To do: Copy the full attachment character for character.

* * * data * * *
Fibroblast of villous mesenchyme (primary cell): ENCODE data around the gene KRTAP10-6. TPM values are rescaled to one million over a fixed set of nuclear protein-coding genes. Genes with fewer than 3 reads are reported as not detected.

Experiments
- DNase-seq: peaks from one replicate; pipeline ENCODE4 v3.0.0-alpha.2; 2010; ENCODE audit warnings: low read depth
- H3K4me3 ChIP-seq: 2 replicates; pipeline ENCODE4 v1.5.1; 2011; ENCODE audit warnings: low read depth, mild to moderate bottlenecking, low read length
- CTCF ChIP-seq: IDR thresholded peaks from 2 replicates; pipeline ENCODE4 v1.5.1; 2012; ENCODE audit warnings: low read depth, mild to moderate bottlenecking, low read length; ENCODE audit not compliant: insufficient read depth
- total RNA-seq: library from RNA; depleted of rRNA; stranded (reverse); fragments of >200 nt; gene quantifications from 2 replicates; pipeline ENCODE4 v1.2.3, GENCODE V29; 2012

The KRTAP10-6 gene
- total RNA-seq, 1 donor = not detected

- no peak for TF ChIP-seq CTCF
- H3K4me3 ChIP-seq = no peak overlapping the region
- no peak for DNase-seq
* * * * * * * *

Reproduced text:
Fibroblast of villous mesenchyme (primary cell): ENCODE data around the gene KRTAP10-6. TPM values are rescaled to one million over a fixed set of nuclear protein-coding genes. Genes with fewer than 3 reads are reported as not detected.

Experiments
- DNase-seq: peaks from one replicate; pipeline ENCODE4 v3.0.0-alpha.2; 2010; ENCODE audit warnings: low read depth
- H3K4me3 ChIP-seq: 2 replicates; pipeline ENCODE4 v1.5.1; 2011; ENCODE audit warnings: low read depth, mild to moderate bottlenecking, low read length
- CTCF ChIP-seq: IDR thresholded peaks from 2 replicates; pipeline ENCODE4 v1.5.1; 2012; ENCODE audit warnings: low read depth, mild to moderate bottlenecking, low read length; ENCODE audit not compliant: insufficient read depth
- total RNA-seq: library from RNA; depleted of rRNA; stranded (reverse); fragments of >200 nt; gene quantifications from 2 replicates; pipeline ENCODE4 v1.2.3, GENCODE V29; 2012

The KRTAP10-6 gene
- total RNA-seq, 1 donor = not detected

- no peak for TF ChIP-seq CTCF
- H3K4me3 ChIP-seq = no peak overlapping the region
- no peak for DNase-seq